Dead Puppies for Christmas

Museum of the Weird

To call it a museum is misleading. And the term "weird," though accurate, doesn't quite do it justice. What the Museum of the Weird is, in actuality, is artist Dolan Smith's Heights home, which displays a lot of artwork, as well as found and inherited objects. "It's sort of come out of necessity, because sometimes my artwork [tackles] difficult subject matter having to do with incest or suicide that can't really sell," says Smith, who often sees his paintings removed from galleries. Anyone who steps inside a shrine to oddness can't really complain about being shocked.

What kind of oddness? Well, there's a tire Christmas tree, hair sculptures, a kayaking mannequin chained to weights (a representation of how Smith would have liked to kill himself had he not snapped out of his depression) and -- a painting of pedestrians?! Smith quickly tries to justify the decidedly common street scene: "It's got these funky little ladies, walking down the street in some souvenir painting of London or Paris. I don't know."

Then there's the Scar Room, which houses what appears to be a pickled fetus. Thankfully it's only a submerged doll with a piece of rubber hose wrapped around its neck, representing the umbilical cord that nearly strangled Smith at birth. "Now this one here is what I call a strangulated hernia, but it's really just a snail," he says, lifting another jar. Smith, who recently became an ordained minister of the Universal Life Church over the Internet, also plans to fill a full-size Jacuzzi with bubbly for "champagne baptismals" during the museum's opening.

Dolan Smith: The mystery man behind the weirdness. Possibly.
Dolan Smith: The mystery man behind the weirdness. Possibly.

Details

Opens Monday, December 25, from 3 p.m. to 6 p.m. Otherwise, it's viewable by appointment only. (713)863-9273
834 West 24th Street

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For a real treat, check out the pet mausoleum around back. Essentially it's a honeycomb of slots, about knee-high, where you can deposit the ashes of your loved one. Depending on demand, the tomb can be extended up the entire wall, or be converted into a bench. "[People] usually bury [their pets] in their backyard, but what happens when you move?" For an extra $25, you can receive a videotape of the ceremony. Smith intends to offer his dead pet services via a Web site that he wants to set up at deadpet.net. (In fact, he's too late: deadpet.net is already occupied by a British tech company, and deadpet.com automatically sends you to a Backstreet Boys fan page -- now that's weird.)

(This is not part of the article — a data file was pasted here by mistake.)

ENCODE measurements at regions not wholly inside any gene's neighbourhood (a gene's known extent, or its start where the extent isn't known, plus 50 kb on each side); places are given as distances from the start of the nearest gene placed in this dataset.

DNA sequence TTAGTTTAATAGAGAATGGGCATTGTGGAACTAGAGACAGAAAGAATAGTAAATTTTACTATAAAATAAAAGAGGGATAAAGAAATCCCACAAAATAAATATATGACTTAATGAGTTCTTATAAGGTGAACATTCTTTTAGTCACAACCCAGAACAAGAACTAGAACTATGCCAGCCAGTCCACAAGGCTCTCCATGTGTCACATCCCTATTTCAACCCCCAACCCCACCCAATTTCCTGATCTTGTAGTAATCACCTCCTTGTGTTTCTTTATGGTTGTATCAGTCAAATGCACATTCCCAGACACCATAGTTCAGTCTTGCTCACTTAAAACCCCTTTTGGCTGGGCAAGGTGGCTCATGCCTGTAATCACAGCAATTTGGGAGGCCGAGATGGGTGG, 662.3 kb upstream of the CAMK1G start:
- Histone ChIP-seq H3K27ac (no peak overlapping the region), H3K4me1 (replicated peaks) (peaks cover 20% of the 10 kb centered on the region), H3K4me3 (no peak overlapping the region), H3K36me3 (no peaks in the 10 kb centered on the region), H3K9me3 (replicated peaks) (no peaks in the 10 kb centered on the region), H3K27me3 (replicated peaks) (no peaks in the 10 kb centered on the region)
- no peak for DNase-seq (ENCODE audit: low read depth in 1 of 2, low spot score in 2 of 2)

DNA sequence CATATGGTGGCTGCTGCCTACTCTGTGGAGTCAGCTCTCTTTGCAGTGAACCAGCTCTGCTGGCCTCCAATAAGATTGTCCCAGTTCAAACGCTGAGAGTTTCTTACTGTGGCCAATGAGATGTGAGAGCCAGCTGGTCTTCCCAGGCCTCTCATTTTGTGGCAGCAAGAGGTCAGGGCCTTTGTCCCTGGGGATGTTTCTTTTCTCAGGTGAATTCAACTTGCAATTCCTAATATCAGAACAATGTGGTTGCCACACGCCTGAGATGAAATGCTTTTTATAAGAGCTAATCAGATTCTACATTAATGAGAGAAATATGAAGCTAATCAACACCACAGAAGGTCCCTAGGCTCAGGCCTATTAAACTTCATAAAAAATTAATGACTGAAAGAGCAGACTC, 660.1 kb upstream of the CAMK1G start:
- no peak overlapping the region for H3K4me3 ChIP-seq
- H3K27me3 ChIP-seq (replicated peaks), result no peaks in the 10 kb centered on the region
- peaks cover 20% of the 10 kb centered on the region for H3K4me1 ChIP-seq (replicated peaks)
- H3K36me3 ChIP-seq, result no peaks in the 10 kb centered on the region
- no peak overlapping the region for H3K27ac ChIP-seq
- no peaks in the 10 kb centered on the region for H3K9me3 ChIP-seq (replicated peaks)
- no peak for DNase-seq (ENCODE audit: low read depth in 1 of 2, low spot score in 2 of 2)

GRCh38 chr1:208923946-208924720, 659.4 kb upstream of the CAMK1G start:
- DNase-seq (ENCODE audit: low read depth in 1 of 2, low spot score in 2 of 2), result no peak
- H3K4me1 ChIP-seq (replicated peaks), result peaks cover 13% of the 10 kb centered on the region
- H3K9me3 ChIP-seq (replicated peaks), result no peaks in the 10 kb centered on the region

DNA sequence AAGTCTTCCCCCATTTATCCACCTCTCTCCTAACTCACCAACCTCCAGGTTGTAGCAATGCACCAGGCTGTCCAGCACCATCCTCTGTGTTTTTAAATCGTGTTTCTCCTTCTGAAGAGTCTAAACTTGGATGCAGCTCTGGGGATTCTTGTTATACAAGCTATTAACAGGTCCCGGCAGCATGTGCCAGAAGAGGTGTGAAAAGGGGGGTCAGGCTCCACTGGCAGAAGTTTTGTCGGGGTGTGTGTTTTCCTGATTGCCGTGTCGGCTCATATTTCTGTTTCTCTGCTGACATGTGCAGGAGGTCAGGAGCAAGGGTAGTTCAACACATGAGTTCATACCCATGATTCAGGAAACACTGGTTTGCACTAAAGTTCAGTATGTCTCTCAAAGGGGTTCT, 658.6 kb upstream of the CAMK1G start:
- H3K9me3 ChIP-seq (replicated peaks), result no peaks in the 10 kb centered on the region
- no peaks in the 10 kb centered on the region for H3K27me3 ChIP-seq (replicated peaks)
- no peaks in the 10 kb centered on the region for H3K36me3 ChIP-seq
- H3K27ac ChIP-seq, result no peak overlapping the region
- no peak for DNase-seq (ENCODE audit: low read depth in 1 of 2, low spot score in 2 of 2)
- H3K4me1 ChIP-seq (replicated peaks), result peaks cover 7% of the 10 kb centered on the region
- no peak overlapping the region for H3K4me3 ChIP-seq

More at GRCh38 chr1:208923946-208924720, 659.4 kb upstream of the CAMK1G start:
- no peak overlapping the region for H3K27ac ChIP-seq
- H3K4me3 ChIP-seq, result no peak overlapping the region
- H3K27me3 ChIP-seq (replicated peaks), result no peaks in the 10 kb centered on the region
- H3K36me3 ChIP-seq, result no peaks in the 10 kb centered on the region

Smith is still working out the financial details. "If we sell souvenirs, do you take donations? Then it's nonprofit, and if you sell it and make a profit, is that taxable? And now that I'm a reverend [and living in the museum] I really need to go to an accountant and figure out what my status is." For now, he's just happy providing a space where people can see some cool stuff.

The fact that it will open on Christmas Day makes perfect sense. "A lot of people have these family obligations, but then they sort of want to get out of it, and they usually go to a movie. And then a lot of people don't do anything for Christmas, and it's kind of sad, and I thought, "Why not have the opening on Christmas?' "

Nothing strange about that. Nothing at all.

 
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